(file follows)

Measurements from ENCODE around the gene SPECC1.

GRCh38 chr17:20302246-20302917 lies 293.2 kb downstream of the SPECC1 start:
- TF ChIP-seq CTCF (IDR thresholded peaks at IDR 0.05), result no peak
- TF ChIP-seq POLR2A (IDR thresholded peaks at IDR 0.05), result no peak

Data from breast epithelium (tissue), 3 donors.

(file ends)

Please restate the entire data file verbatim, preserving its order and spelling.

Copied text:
Measurements from ENCODE around the gene SPECC1.

GRCh38 chr17:20302246-20302917 lies 293.2 kb downstream of the SPECC1 start:
- TF ChIP-seq CTCF (IDR thresholded peaks at IDR 0.05), result no peak
- TF ChIP-seq POLR2A (IDR thresholded peaks at IDR 0.05), result no peak

Data from breast epithelium (tissue), 3 donors.